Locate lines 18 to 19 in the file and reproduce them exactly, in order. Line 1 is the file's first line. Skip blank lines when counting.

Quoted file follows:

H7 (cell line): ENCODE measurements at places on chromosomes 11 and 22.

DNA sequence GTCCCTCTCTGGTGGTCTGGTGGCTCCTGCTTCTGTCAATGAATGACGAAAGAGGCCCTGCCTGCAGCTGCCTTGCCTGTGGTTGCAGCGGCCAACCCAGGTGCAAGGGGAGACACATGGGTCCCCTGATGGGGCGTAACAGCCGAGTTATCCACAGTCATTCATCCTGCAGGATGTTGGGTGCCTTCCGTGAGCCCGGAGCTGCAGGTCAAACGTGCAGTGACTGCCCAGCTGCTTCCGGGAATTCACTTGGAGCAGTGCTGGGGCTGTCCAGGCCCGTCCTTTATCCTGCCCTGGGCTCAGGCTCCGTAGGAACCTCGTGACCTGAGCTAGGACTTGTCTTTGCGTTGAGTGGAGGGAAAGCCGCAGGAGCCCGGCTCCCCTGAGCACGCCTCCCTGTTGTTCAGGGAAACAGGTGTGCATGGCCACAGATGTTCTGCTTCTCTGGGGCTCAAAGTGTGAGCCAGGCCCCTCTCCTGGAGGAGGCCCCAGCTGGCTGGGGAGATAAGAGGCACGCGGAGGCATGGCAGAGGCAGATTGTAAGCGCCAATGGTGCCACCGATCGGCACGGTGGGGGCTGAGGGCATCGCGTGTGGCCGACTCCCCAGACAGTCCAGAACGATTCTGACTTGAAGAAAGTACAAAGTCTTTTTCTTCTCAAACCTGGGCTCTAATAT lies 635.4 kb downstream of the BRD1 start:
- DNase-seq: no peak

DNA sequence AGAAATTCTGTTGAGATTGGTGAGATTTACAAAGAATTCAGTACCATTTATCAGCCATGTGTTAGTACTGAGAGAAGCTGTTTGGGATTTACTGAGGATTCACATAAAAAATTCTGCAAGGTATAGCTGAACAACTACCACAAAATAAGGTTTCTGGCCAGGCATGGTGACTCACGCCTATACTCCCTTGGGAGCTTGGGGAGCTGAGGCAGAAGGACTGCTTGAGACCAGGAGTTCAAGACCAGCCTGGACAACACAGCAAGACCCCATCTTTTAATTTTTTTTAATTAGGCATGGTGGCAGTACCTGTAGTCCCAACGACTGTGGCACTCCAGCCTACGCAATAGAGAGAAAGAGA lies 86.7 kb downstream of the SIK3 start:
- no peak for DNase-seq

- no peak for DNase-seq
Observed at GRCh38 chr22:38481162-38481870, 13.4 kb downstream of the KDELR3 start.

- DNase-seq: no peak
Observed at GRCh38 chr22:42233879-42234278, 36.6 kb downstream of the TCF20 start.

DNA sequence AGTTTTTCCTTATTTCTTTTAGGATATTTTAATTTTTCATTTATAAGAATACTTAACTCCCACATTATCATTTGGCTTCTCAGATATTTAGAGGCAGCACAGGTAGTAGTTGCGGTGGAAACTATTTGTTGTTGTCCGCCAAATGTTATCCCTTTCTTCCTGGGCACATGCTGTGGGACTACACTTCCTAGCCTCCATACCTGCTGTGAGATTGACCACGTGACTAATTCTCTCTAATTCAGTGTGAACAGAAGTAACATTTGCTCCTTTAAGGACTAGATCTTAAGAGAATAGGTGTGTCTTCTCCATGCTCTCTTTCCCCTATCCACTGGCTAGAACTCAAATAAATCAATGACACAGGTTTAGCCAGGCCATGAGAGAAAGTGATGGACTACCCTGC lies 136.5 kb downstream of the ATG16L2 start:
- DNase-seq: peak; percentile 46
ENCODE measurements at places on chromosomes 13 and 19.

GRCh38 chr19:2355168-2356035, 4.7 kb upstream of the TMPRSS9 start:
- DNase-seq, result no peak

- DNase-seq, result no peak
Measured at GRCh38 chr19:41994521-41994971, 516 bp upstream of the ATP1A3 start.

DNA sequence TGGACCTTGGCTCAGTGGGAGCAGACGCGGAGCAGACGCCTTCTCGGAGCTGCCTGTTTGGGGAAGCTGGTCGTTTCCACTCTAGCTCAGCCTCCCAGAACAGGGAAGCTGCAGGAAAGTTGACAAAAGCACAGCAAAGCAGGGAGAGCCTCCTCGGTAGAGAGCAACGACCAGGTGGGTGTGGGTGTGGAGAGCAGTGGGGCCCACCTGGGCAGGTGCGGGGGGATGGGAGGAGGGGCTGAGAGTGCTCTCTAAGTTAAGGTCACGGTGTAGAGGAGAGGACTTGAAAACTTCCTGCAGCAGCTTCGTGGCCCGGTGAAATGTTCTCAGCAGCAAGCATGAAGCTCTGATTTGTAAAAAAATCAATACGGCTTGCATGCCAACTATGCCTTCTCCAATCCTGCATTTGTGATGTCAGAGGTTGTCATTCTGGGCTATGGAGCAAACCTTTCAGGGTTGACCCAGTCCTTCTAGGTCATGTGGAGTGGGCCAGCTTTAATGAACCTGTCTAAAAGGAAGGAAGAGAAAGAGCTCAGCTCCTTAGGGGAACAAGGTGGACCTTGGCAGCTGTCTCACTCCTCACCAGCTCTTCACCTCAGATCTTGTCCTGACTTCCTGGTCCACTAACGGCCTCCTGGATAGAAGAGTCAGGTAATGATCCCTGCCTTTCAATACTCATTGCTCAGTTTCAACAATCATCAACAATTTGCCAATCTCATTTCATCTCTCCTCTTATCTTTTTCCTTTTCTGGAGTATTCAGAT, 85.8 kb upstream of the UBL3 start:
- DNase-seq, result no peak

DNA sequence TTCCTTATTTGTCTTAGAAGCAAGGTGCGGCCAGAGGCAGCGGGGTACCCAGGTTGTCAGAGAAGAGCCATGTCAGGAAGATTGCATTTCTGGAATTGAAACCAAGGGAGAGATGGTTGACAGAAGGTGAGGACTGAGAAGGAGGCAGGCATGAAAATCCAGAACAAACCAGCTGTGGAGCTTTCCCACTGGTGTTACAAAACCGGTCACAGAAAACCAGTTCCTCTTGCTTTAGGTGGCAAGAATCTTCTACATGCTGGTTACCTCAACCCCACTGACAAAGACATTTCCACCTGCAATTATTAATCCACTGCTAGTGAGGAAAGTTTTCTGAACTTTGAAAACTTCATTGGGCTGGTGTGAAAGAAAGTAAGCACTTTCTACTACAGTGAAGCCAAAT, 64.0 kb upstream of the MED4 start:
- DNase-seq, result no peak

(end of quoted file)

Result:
- DNase-seq, result no peak

DNA sequence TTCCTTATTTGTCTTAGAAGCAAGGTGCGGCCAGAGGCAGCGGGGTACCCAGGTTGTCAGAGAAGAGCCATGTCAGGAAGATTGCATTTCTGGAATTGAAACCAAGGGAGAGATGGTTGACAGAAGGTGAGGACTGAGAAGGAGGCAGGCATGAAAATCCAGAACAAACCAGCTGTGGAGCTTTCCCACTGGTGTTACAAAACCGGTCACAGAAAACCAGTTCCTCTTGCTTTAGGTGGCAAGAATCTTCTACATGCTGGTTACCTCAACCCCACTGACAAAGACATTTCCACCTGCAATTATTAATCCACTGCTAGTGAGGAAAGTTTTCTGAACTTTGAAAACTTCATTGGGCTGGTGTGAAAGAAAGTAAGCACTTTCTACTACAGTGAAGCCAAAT, 64.0 kb upstream of the MED4 start: